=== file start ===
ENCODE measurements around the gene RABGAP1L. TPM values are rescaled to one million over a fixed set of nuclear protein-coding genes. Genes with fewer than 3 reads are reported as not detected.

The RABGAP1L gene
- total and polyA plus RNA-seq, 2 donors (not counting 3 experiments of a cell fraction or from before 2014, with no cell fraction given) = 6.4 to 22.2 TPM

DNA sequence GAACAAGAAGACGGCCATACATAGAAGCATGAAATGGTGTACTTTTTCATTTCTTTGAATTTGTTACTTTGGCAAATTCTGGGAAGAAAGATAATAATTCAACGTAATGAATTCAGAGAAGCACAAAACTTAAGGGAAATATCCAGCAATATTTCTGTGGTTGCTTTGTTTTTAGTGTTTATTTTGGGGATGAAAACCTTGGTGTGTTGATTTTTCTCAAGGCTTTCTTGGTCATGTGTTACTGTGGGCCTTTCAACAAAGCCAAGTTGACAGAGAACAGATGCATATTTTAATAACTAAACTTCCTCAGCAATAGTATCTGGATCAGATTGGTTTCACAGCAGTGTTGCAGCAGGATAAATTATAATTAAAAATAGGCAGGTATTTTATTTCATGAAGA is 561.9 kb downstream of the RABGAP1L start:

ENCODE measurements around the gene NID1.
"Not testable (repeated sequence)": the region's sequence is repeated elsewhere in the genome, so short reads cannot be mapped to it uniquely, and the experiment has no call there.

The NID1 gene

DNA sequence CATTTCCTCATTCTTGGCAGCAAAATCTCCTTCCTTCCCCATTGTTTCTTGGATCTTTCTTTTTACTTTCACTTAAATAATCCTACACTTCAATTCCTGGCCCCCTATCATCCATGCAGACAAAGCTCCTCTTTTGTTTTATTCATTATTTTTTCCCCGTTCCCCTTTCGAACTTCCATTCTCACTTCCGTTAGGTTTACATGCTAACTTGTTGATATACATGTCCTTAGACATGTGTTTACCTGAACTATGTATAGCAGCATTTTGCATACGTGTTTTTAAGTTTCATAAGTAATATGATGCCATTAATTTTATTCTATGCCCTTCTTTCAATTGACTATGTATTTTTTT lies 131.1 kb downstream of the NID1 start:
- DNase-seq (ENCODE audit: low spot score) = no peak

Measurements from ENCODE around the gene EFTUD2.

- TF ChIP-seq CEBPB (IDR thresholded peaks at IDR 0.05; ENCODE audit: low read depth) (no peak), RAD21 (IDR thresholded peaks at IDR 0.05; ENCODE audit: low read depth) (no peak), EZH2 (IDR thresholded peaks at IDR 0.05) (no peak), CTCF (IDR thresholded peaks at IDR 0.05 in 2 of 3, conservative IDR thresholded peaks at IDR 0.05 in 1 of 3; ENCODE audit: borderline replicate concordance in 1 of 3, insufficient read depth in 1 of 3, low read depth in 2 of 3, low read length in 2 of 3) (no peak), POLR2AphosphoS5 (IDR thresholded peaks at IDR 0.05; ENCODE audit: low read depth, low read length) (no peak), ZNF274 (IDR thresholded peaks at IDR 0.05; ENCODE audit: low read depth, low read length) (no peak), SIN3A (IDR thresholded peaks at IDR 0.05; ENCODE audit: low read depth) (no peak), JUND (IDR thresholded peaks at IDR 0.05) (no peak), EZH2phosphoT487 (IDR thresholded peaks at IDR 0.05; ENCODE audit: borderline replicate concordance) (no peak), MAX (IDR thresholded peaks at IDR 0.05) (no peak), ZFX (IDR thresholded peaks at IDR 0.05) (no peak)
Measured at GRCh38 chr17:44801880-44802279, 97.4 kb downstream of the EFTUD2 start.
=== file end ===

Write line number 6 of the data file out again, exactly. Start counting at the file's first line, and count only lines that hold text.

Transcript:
"Not testable (repeated sequence)": the region's sequence is repeated elsewhere in the genome, so short reads cannot be mapped to it uniquely, and the experiment has no call there.